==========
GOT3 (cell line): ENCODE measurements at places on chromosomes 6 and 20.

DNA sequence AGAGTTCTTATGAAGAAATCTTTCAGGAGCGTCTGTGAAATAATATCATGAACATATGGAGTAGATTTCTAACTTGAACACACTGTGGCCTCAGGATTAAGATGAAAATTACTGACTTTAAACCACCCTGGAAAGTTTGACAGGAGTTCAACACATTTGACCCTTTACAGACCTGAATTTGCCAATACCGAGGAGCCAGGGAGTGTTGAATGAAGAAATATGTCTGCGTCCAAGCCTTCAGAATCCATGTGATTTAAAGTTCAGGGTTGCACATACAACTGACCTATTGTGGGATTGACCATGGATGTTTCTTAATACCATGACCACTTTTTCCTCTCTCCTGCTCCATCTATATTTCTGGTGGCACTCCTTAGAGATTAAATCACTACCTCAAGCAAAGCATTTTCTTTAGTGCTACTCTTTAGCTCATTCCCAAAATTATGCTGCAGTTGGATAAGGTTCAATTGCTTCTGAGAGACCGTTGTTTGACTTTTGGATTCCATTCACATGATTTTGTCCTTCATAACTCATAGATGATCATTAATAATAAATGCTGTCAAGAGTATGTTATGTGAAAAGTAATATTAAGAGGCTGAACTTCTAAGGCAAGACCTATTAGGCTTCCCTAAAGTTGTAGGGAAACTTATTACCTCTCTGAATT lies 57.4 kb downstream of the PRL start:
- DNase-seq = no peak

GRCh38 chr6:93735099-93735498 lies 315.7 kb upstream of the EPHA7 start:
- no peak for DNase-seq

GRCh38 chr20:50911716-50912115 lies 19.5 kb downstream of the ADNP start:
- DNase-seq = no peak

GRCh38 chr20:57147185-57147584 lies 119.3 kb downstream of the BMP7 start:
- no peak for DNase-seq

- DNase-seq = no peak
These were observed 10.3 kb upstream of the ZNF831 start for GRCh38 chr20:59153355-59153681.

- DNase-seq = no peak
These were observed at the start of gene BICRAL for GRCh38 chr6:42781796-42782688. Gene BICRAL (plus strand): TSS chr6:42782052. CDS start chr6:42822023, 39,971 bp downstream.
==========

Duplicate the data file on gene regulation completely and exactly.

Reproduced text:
GOT3 (cell line): ENCODE measurements at places on chromosomes 6 and 20.

DNA sequence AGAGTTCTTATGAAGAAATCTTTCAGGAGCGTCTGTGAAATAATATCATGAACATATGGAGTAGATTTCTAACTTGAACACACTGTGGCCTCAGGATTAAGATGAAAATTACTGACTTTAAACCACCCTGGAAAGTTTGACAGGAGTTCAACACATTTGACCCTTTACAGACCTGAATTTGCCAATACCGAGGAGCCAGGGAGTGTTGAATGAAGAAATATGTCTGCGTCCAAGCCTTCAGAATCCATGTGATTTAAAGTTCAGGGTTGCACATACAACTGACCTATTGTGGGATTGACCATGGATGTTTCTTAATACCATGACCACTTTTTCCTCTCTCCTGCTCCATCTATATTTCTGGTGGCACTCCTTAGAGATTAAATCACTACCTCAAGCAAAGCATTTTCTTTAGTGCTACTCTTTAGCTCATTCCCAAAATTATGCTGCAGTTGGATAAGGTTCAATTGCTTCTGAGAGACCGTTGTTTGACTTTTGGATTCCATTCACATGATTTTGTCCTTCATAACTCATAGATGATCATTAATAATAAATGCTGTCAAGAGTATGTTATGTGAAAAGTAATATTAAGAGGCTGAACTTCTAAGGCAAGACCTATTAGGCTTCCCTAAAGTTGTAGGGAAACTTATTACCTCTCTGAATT lies 57.4 kb downstream of the PRL start:
- DNase-seq = no peak

GRCh38 chr6:93735099-93735498 lies 315.7 kb upstream of the EPHA7 start:
- no peak for DNase-seq

GRCh38 chr20:50911716-50912115 lies 19.5 kb downstream of the ADNP start:
- DNase-seq = no peak

GRCh38 chr20:57147185-57147584 lies 119.3 kb downstream of the BMP7 start:
- no peak for DNase-seq

- DNase-seq = no peak
These were observed 10.3 kb upstream of the ZNF831 start for GRCh38 chr20:59153355-59153681.

- DNase-seq = no peak
These were observed at the start of gene BICRAL for GRCh38 chr6:42781796-42782688. Gene BICRAL (plus strand): TSS chr6:42782052. CDS start chr6:42822023, 39,971 bp downstream.